The ACS Journal Publishing Agreement and the Other Path Forward

October 08, 2010

If you've ever published in an ACS journal, you may remember a short form you need to fill out in which you transfer copyright to the ACS. Well, the rules are apparently set to change in the next few weeks. Read on to find out how.

The ACS Journal Publishing Agreement

This month the ACS will start replacing the ACS Copyright Status Form with a Journal Publishing Agreement (JPA) (announcement). Unlike the previous Copyright Status Form, the JPA grants back to authors specific rights:

  • Reuse of Figures
  • Reuse in Teaching or In-House Training
  • Presentation at Conferences
  • Sharing with Colleagues
  • Posting Submitted Works on Websites and Repositories
  • Posting Accepted and Published Works on Websites and Repositories

What it Means

Before getting too excited about all of this, be sure to read the fine print. In some cases these new rights are simply restatements of existing ACS policy. For example, the only ways to share your published work with colleagues are through the ACS Articles on Request or AuthorChoice programs, but this is already true today. And in some cases, the rights ACS is 'giving' you were already granted to you (and others in the U.S.) by law under 'Fair Use'.

One of the most interesting changes has to do with the status of Supporting Material. From the JPA Section I Paragraph 2:

The copyright ownership transferred to ACS in any copyrightable* Supporting Information accompanying the Submitted Work is nonexclusive. The Author and the ACS agree that each has unlimited use of Supporting Information. Authors may use or authorize the use of material created by the Author in the Supporting Information associated with the Submitted or Published Work for any purpose and in any format.

* Title 17 of the United States Code defines copyrightable material as "original works of authorship fixed in any tangible medium of expression" (Chapter 1, Section 102). To learn more about copyrightable material see "Frequently Asked Questions about Copyright" on the Publications Division website, at http://pubs.acs.org/page/copyright/learning_module/module.html.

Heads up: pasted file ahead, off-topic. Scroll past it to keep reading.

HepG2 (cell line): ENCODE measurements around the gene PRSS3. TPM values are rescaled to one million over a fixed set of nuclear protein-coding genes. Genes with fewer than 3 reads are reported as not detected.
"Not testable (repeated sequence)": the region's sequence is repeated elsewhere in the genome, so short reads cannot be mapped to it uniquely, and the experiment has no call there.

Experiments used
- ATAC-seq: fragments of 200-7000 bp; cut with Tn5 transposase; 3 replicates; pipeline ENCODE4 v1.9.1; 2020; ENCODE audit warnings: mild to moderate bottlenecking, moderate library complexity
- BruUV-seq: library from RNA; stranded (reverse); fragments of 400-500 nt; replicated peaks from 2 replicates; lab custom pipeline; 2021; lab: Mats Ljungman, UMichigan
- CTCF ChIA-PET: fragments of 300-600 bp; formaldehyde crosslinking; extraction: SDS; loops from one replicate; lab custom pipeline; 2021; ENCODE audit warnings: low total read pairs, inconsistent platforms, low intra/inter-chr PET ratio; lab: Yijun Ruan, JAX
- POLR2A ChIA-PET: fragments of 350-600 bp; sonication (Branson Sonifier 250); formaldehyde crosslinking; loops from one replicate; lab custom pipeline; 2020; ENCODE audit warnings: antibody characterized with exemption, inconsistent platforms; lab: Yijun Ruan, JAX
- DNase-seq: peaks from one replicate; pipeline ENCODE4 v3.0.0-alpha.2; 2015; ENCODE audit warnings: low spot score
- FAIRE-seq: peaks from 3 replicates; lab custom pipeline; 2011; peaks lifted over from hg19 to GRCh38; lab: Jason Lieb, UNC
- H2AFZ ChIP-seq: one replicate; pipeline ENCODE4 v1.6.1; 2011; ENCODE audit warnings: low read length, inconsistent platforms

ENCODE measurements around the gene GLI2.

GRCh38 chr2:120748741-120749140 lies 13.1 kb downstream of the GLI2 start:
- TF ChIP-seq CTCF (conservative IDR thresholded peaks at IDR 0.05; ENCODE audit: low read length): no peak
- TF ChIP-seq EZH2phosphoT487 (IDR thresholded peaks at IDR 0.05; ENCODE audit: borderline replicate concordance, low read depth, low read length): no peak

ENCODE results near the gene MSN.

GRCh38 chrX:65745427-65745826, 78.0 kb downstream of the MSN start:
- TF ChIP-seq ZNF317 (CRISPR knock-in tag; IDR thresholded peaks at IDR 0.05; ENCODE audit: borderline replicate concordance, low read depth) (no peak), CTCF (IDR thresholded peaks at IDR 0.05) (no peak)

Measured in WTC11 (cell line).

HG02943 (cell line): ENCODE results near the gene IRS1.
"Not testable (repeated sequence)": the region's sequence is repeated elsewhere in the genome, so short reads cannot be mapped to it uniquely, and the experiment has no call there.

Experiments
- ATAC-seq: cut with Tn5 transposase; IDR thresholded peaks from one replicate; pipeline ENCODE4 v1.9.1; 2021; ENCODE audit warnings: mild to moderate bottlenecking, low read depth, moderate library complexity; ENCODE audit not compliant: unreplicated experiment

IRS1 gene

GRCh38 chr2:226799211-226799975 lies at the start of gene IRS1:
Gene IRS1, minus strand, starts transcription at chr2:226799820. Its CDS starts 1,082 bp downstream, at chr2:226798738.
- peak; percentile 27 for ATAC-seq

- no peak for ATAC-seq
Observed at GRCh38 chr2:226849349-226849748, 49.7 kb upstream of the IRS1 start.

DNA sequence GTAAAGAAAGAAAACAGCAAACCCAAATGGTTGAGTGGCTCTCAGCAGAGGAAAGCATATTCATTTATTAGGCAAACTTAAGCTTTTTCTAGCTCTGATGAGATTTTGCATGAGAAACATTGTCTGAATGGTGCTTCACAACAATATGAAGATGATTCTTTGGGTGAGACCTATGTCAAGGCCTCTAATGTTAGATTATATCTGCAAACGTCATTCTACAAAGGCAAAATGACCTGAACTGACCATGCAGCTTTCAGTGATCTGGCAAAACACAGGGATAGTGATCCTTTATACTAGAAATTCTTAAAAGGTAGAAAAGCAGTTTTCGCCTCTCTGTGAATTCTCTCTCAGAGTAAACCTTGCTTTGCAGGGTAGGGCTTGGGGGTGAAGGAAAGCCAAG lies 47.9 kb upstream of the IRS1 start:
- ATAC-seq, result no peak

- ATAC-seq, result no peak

Apparently, after transferring copyright to ACS, the ACS grants you a license to use the Supporting Material for any purpose and in any format.

The Bigger Issue

The JPA moves in the right direction, and ACS should be acknowledged for this. However, a far more important question remains:

Why should Authors need to transfer copyright to the ACS in the first place? Why wouldn't a perpetual, nonexclusive, transferrable license from Author to ACS work just as well?

The only answer I've been able to find comes from the FAQ:

Transfer of authors' copyright to ACS serves several useful ends. The ACS generally has more and better resources to defend and protect copyright than do most individual authors. The ACS provides a single, central contact for dealing with grants of copyright permissions, and allows consistent policies to be used to govern copying uses. The transfer Agreement itself grants back to the authors considerable rights for how they may use material they have created. As a scientific society, the ACS accepts the responsibility for promoting the scientific integrity of published work, and defense of copyright is an element in that process.

For the moment let's set aside the condescension and irony in these statements.

Instead, let's think about why a non-exclusive license agreement, from Authors to ACS, couldn't accomplish everything the ACS says it needs with respect to its publishing business, while preserving the ability of authors to maximize the benefits of their creations.

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